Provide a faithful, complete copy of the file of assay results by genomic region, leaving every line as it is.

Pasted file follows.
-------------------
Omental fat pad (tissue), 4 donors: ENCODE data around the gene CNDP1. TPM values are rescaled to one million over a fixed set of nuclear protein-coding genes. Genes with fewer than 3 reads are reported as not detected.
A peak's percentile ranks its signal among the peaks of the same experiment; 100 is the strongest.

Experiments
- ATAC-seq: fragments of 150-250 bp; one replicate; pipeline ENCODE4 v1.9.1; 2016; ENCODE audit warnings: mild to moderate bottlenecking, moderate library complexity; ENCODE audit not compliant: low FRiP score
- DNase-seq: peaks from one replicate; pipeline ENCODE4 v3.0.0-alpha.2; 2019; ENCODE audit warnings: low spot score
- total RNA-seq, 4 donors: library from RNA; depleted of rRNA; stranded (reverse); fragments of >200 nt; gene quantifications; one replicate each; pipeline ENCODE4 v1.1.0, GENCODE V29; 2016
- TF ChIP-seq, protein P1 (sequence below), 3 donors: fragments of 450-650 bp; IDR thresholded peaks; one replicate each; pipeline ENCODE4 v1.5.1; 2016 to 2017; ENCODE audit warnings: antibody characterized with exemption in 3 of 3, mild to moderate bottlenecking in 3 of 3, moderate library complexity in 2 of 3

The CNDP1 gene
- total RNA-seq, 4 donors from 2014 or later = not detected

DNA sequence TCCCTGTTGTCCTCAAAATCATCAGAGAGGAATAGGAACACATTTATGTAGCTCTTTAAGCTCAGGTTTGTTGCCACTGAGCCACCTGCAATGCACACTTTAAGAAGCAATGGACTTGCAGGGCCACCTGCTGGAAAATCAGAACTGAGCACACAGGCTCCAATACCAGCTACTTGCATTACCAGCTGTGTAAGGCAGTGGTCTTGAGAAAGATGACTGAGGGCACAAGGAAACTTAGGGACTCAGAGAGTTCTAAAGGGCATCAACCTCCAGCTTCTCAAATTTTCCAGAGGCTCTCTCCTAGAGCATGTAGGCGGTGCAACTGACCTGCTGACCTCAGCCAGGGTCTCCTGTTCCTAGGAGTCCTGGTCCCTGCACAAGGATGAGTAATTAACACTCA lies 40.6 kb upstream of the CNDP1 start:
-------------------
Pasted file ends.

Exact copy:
Omental fat pad (tissue), 4 donors: ENCODE data around the gene CNDP1. TPM values are rescaled to one million over a fixed set of nuclear protein-coding genes. Genes with fewer than 3 reads are reported as not detected.
A peak's percentile ranks its signal among the peaks of the same experiment; 100 is the strongest.

Experiments
- ATAC-seq: fragments of 150-250 bp; one replicate; pipeline ENCODE4 v1.9.1; 2016; ENCODE audit warnings: mild to moderate bottlenecking, moderate library complexity; ENCODE audit not compliant: low FRiP score
- DNase-seq: peaks from one replicate; pipeline ENCODE4 v3.0.0-alpha.2; 2019; ENCODE audit warnings: low spot score
- total RNA-seq, 4 donors: library from RNA; depleted of rRNA; stranded (reverse); fragments of >200 nt; gene quantifications; one replicate each; pipeline ENCODE4 v1.1.0, GENCODE V29; 2016
- TF ChIP-seq, protein P1 (sequence below), 3 donors: fragments of 450-650 bp; IDR thresholded peaks; one replicate each; pipeline ENCODE4 v1.5.1; 2016 to 2017; ENCODE audit warnings: antibody characterized with exemption in 3 of 3, mild to moderate bottlenecking in 3 of 3, moderate library complexity in 2 of 3

The CNDP1 gene
- total RNA-seq, 4 donors from 2014 or later = not detected

DNA sequence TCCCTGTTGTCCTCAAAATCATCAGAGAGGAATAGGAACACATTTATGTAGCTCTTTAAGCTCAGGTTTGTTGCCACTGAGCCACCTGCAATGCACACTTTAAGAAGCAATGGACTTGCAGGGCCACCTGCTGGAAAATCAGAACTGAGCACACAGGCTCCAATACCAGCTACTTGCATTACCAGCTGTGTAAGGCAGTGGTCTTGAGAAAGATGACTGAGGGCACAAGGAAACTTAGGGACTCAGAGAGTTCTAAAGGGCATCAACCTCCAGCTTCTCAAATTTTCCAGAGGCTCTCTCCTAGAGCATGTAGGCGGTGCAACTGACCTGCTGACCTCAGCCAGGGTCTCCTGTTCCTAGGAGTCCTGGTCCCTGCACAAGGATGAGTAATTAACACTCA lies 40.6 kb upstream of the CNDP1 start: